Trade Monopsonies and African Economic Development
Under French colonial rule, trade monopsonies were often established to reduce prices paid to African agricultural producers below competitive prices and increase the profit margin of the European trading companies (Suret-Canale 1971, Tadei 2019). Did those trade policies affect long-term African economic development? There are several reasons why we could expect colonial monopsonies to have a negative effect on subsequent economic growth. First, they were an inefficient way to organize local production and trade, they encouraged rent-seeking behaviors on the part of trading companies and government officials, and they impoverished African farmers, discouraging investments in agriculture. Second, post-colonial governments continued to operate similar monopsonistic institutions (i.e., caisses de stabilisation or marketing boards) until the 1990s.
Colonial Price Gaps and Current Luminosity
In this paper, I check whether the reduction in African prices due to colonial trade monopsonies can explain current regional differences in economic development in the French colonies. Following Tadei’s (2019) methodology, I construct district-level estimates of the strength of colonial monopsonies by using the gap between prices that the trading companies paid to African farmers and theoretical competitive prices that should have been paid in a competitive market. I compute district-level price gaps for the main exported crops and I combine them with data on soil suitability in order to construct average price gaps at the sub-national level.
I show that such price gaps are strongly negatively correlated with current development in rural areas (see Figure 1), as proxied by luminosity data from satellite images (Michalopoulos and Papaioannou 2013). The relationship is not driven by observable differences in population density, land endowments, geography, disease environment, resources, or access to markets. Moreover, it cannot be explained by differences in national institutions, as it is robust to the inclusion of country fixed effects: the reduction of prices to Africans during the colonial period accounts for differences in development both across and within countries. Finally, districts that faced higher levels of colonial extraction are characterized today not only by lower levels of development, but also by slower economic growth, as measured by the change in luminosity over time.
Figure 1: Colonial Price Gaps and Current Light per Capita
Causality and Persistence
A robust correlation however is insufficient to establish a causal link between colonial trade monopsonies and subsequent growth. Despite controlling for a large number of factors, the correlation between price gaps and development might still depend on the fact that the colonizers could have imposed lower prices on initially poorer areas. To address this concern I use two strategies. First, I perform a placebo test by computing “theoretical” price gaps for urban districts, i.e. price gaps that these districts would have faced had they produced any crop. I show that, among urban districts, price gaps are not correlated with current development. Second, I demonstrate that it was the potentially richest areas, not the poorest ones, that faced higher levels of colonial extraction. In fact, we observe larger reduction in producer prices in the districts that had greater potential for export crops (see Figure 2).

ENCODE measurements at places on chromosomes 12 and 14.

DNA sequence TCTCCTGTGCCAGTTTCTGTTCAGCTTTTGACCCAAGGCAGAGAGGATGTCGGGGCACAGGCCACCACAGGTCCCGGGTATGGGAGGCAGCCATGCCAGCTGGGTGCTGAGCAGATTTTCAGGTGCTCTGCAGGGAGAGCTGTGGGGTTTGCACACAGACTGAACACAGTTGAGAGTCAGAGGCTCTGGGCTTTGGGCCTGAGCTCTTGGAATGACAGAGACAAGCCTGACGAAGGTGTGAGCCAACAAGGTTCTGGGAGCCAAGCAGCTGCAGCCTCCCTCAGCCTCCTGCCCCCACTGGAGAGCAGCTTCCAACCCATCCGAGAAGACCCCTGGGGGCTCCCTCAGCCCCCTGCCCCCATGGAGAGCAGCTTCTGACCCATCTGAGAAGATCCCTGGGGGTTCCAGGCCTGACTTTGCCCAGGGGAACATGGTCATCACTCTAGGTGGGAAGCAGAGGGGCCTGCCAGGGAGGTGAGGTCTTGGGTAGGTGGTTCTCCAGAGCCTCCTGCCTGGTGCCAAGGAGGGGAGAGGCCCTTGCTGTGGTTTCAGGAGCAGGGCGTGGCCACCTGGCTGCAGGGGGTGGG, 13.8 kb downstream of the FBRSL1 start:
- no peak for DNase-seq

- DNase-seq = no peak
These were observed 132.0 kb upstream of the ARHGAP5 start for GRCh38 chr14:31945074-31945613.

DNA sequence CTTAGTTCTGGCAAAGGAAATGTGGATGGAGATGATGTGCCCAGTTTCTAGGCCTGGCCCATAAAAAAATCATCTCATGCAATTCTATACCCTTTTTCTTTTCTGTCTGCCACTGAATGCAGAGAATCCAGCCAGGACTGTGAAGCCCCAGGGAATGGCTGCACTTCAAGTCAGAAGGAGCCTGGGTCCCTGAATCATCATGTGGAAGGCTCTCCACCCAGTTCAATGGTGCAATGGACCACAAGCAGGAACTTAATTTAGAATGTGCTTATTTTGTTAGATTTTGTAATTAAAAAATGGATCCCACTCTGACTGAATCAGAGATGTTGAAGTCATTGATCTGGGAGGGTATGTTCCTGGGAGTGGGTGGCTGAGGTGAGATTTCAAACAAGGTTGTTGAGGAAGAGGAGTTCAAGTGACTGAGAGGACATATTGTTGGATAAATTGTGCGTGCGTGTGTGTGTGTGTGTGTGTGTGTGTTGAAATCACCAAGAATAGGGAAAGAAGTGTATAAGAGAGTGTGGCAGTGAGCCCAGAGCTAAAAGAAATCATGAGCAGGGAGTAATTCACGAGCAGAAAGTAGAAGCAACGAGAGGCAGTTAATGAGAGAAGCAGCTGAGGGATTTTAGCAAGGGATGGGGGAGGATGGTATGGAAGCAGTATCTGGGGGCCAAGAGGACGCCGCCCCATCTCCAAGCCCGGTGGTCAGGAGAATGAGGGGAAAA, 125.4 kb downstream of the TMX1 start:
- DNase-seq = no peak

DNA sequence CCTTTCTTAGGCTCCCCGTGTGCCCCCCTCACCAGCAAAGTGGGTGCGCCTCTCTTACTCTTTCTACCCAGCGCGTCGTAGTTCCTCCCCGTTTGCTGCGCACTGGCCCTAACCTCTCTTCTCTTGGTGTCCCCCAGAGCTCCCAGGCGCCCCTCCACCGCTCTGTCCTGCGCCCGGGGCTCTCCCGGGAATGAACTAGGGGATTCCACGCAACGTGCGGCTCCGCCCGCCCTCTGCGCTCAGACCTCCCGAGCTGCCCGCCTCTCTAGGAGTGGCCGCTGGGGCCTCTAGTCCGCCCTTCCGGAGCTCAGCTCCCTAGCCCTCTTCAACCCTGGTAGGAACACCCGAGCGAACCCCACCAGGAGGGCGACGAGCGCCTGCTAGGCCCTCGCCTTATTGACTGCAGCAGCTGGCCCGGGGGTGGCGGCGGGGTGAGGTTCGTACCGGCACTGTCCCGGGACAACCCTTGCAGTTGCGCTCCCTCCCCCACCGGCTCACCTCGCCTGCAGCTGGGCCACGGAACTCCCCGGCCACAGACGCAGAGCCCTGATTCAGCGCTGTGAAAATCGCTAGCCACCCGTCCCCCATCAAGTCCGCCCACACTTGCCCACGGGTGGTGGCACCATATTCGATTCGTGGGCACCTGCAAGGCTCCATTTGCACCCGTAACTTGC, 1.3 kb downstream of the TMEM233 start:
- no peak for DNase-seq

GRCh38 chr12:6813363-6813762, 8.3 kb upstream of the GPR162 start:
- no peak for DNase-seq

The estimates suggest that, for a district with median luminosity, a one-standard deviation increase in the strength of monopsonies (price gaps) is associated with a 10% reduction in economic development (luminosity). In addition, given the selection of initially richer areas into colonial extraction, the actual size of the effect is likely to be even larger.
Figure 2: Export Crop Suitability and Colonial Price Gaps
The magnitude of these results is puzzling and raises the following question: if these policies were so detrimental for economic development, why did post-colonial governments maintain them? To answer this question, I explore Bates’ (1981) hypothesis that trade monopsonies, despite hindering overall development, were actually beneficial to the urban-industrial sectors of African societies. Suggestive evidence presented in the paper shows indeed that colonies that experienced stronger monopsonies have now more developed cities and a higher level of inequality between urban and rural areas. The economic benefits that urban-industrial sectors obtained may be the reason why trade monopsonies and extractive institutions persisted for a long time after independence.
Bates, R. (1981). Markets and States in Tropical Africa: The Political Basis of Agricultural Policies, Los Angeles: University of California Press.
Michalopoulos, S. and E. Papaioannou (2013). Pre-Colonial Ethnic institutions and Contemporary African Development, Econometrica 81(1): 113-152.
Suret-Canale, J. (1971). French Colonialism in Tropical Africa, 1900-1945, New York: Pica Press.
Tadei, F. (2018). The Long-Term Effects of Extractive Institutions: Evidence from Trade Policies in Colonial French Africa, Economic History of Developing Regions, 33:3, 183-208.
Tadei, F. (2019). Measuring Extractive Institutions: Colonial Trade and Price Gaps in French Africa, European Review of Economic History, forthcoming.
Featured image: Joudiou, Philippe (1950). Pays Matakam, Culture du Mil. Bibliothèque Nationale de France, Département Cartes et Plans, GE EE-8790 (CA-071). http://catalogue.bnf.fr/ark:/12148/cb453735963.